Fortune magazine’s annual list includes everyone from Mary Barra and Indra Nooyi to Sheryl Sandberg and Reese Witherspoon
These women have already broken the glass ceiling.
Fortune magazine just released its index of the most powerful women in corporate America, a list that’s led by General Motors chairman and chief exec Mary Barra for the third consecutive year. The business title awarded the 55-year-old former engineering major the accolade in part because of her longevity (she’s been at the company for nearly four decades and has outlasted her counterpart at competitor Ford) and strategic positioning of GM to deal with the rise of electric and self-driving vehicles.
The magazine’s list is populated with many names a casual reader of the news will be familiar with. Right behind Barra is PepsiCo big Indra Nooyi, who’s maneuvering a beverage maker best known for selling fizzy drinks into the more lucrative health food sector. She’s also the cover star of Fortune’s current print issue. In third and fourth place respectively are Marillyn Hewson, who runs defense contractor Lockheed Martin, and IBM chief Gini Rometty.
The tech world is relatively well represented on this index, which includes Facebook’s Sheryl Sandberg, Google’s cost-cutting CFO Ruth “Vadar” Poret, Hewlett Packard Enterprises’ Meg Whitman, Apple retail boss Angela Ahrendts and YouTube’s Susan Wojcicki, who’s leading the video streaming platform into the original programming battle. Conspicuously missing however, is former Yahoo! CEO Marissa Mayer, who last appeared on the list in 2015; she left the company this summer after the once high-flying tech giant’s media assets were sold to Verizon.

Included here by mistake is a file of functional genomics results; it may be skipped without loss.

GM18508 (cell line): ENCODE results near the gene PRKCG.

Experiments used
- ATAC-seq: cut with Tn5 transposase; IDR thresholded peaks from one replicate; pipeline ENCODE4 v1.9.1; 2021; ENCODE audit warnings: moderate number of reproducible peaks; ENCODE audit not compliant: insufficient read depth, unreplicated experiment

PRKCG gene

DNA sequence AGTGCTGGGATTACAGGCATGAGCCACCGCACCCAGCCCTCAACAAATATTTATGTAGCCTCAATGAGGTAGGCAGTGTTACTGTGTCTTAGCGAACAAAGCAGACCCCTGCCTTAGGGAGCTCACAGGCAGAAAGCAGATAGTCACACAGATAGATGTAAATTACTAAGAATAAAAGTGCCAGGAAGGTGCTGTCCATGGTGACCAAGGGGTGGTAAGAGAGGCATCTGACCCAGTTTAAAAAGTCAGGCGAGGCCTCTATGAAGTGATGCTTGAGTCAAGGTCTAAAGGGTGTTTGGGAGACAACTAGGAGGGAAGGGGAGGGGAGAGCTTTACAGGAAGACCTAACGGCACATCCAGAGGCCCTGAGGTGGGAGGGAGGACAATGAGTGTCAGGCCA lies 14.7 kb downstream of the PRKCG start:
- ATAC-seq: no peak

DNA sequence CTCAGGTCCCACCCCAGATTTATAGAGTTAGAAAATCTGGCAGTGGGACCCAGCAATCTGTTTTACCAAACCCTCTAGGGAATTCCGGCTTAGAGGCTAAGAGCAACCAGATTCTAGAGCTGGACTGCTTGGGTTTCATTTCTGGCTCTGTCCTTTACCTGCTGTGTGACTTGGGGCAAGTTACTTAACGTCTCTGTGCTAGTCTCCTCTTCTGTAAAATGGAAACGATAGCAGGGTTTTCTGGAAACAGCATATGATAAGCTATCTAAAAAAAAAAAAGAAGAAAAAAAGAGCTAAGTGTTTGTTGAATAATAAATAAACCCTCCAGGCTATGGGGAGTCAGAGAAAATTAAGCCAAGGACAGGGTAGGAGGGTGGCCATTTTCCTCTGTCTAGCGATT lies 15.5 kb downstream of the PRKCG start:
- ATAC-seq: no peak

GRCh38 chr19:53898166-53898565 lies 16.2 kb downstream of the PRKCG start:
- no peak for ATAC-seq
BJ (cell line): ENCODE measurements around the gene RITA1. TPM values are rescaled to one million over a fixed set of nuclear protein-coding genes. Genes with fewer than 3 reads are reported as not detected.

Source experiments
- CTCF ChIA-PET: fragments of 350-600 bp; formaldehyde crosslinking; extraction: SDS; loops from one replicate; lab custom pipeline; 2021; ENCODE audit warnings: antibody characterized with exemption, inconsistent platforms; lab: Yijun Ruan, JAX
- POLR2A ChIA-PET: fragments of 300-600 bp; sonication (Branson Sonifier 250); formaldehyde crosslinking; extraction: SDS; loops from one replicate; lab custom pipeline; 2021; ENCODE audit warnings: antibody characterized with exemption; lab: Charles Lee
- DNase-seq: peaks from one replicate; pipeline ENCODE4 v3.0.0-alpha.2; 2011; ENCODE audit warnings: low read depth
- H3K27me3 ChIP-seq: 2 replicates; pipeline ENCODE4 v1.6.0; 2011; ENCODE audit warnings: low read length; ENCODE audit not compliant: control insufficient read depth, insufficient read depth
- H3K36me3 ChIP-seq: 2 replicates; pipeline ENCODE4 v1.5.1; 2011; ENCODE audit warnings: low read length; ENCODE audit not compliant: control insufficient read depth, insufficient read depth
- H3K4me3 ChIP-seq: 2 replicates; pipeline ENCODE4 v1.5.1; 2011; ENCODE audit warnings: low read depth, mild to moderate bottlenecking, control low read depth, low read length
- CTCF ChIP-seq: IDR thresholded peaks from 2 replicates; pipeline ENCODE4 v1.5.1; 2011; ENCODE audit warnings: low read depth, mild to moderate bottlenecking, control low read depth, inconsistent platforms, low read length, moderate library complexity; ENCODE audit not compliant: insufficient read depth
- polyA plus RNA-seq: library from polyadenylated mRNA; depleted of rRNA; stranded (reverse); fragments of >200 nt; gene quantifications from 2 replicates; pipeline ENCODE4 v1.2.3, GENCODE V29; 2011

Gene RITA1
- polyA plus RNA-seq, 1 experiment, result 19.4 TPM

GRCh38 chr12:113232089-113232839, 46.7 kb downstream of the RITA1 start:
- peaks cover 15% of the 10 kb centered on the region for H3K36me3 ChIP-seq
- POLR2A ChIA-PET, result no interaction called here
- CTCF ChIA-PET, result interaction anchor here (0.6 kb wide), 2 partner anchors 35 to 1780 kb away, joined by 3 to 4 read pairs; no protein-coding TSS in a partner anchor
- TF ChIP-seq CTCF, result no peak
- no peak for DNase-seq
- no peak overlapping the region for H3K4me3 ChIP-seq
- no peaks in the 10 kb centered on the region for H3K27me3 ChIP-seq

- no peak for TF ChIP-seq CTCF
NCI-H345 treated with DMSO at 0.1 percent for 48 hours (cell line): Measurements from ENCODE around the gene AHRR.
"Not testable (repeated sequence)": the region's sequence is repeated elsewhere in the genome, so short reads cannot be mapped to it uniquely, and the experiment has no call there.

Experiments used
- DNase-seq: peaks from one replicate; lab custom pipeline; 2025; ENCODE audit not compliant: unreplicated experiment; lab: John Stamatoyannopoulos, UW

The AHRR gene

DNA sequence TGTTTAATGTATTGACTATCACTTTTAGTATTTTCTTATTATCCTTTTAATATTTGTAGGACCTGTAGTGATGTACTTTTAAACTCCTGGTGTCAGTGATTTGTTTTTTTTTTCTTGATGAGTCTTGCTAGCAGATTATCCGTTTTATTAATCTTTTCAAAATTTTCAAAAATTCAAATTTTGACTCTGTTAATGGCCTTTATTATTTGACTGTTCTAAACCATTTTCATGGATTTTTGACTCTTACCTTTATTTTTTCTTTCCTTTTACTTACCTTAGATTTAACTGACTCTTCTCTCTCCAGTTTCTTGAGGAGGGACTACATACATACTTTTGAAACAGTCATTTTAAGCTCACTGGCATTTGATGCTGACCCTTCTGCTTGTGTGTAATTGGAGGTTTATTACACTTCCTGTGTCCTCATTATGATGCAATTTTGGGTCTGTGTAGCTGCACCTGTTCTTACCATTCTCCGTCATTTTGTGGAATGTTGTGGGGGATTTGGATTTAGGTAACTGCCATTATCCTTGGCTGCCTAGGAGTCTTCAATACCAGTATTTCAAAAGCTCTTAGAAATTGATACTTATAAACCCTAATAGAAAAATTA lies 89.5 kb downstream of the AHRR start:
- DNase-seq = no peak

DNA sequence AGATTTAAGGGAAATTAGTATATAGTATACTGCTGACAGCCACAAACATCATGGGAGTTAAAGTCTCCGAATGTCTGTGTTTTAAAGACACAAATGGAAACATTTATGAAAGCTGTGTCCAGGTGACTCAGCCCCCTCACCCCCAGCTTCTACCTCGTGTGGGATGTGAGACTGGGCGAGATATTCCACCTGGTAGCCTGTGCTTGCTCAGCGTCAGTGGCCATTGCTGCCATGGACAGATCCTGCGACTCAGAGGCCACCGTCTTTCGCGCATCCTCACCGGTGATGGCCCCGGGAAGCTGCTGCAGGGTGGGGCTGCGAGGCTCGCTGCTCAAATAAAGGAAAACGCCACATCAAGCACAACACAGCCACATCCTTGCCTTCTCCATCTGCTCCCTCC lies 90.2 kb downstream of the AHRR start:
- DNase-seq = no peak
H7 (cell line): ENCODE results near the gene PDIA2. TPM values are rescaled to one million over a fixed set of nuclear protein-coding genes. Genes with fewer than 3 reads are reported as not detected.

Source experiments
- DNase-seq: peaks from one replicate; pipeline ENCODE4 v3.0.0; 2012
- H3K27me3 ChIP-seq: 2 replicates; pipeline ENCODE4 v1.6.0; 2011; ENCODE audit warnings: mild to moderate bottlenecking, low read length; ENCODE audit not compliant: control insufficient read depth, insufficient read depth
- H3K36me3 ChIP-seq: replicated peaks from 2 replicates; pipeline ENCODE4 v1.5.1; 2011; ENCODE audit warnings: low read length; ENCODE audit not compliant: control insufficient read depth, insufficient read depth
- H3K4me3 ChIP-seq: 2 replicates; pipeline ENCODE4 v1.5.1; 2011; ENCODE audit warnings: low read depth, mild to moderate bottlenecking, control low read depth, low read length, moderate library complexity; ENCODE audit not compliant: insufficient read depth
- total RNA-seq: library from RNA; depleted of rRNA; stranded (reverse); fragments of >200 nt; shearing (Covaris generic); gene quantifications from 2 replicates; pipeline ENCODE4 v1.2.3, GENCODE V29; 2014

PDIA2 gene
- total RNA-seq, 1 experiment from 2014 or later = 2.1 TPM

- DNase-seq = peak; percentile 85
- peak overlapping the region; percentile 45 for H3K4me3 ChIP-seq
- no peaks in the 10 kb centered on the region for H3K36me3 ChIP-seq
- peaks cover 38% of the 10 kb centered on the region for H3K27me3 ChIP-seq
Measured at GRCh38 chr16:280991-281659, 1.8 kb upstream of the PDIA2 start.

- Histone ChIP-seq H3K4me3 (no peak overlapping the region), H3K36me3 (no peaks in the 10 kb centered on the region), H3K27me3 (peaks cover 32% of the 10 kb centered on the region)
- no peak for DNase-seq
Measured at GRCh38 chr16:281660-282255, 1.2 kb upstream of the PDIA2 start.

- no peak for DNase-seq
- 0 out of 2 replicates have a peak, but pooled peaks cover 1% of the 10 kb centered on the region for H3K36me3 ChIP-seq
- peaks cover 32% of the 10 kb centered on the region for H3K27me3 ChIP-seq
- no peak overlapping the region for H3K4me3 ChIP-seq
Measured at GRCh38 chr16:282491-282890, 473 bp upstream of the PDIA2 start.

Other ladybosses come from businesses that generally shy away from the spotlight. Fidelity Investments chairman and CEO Abigail Johnson is in fourth spot, while military contractor Phebe Novakovic, JPMorgan Chase’s CFO Marianne Lake and Hershey’s president Michele Buck are also scattered among the fifty. Less glamorous companies like Best Buy (executive veep Shari Ballard), Home Depot (top exec Crystal Hanlon) and Staples (chief Shira Goodman) also have a claim.
As a bonus choice, Fortune included actress and entrepreneur Reese Witherspoon in 51st place. This isn’t entirely surprising: more than 15 years after her breakthrough on “Legally Blonde,” Witherspoon has developed a reputation as a savvy businesswoman. Her Pacific Standard production company is behind hits like “Big Little Lies” while Witherspoon’s retail brand Draper James is a very visible representative of sunny Southern style. “Between her ever-expanding business empire and her emergence as an advocate for telling women’s stories, Witherspoon is a perfect bonus pick,” the magazine’s editors wrote.
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